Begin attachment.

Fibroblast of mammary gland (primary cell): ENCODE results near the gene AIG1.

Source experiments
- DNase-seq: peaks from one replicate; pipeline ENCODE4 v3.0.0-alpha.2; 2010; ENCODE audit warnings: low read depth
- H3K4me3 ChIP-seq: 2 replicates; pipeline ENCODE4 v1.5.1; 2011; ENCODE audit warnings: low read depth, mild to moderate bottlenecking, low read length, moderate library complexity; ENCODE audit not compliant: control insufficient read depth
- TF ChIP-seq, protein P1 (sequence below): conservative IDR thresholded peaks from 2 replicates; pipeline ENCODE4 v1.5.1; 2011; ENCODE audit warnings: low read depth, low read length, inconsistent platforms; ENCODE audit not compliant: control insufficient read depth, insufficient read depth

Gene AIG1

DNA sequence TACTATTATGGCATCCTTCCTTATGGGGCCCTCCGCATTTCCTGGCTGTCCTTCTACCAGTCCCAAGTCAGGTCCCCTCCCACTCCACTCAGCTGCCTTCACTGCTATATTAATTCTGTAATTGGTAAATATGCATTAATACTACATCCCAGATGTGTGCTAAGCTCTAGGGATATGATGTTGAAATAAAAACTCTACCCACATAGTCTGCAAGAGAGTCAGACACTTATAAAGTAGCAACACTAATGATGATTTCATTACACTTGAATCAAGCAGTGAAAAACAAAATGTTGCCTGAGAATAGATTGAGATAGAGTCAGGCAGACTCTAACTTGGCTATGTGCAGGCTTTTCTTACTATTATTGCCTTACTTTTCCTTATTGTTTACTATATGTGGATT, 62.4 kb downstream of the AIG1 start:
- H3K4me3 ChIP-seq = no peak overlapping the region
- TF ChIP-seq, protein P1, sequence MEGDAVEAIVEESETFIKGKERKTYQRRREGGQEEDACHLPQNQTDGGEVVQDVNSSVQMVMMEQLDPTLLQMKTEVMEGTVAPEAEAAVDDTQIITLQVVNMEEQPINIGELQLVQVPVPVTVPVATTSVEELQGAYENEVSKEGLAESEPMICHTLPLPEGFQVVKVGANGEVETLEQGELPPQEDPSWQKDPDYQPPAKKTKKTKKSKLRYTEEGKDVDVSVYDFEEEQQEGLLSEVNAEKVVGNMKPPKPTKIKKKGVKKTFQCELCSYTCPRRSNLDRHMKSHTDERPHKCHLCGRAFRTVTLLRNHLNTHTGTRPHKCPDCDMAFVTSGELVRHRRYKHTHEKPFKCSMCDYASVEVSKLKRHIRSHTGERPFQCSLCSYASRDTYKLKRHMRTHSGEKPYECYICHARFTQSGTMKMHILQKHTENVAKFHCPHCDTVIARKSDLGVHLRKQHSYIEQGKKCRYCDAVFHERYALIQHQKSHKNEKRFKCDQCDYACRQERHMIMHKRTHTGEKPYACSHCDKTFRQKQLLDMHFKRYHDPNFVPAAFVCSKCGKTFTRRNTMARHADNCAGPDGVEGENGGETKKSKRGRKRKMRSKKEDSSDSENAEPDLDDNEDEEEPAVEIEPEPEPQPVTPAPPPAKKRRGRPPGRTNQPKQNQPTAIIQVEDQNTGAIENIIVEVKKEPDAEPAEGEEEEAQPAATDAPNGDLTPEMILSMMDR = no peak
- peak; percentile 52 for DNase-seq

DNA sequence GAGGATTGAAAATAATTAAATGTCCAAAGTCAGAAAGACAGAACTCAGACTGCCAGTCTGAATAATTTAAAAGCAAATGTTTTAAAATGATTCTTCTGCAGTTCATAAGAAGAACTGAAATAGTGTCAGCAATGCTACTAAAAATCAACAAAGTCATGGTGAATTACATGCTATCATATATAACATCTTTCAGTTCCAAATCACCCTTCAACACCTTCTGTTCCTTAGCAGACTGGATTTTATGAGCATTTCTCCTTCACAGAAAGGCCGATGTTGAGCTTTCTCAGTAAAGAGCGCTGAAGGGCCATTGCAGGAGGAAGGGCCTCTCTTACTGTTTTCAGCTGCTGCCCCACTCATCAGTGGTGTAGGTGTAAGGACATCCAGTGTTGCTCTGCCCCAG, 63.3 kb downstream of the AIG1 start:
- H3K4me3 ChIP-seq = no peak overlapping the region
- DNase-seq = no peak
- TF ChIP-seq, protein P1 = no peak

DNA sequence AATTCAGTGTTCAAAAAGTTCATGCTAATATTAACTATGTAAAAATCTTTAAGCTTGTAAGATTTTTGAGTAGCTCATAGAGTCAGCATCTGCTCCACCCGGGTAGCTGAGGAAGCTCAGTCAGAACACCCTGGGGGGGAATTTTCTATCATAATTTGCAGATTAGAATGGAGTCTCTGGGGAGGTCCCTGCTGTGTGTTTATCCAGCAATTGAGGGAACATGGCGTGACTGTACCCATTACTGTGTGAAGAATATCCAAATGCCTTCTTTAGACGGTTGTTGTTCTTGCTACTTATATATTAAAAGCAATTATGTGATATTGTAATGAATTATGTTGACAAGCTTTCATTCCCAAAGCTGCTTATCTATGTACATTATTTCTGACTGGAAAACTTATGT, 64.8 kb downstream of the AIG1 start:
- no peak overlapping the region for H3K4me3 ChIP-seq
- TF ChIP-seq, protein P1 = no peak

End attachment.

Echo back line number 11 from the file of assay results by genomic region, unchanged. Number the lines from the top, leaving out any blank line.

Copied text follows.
DNA sequence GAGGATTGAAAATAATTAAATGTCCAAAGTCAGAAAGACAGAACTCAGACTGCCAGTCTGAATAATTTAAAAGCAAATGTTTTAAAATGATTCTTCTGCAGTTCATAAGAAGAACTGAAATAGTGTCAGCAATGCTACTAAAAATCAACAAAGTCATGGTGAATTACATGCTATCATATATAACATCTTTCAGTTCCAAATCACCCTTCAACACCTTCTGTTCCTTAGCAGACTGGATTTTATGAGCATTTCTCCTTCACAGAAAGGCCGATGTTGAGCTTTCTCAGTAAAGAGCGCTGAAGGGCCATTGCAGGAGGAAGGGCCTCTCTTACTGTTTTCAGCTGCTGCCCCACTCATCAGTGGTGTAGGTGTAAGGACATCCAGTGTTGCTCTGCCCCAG, 63.3 kb downstream of the AIG1 start: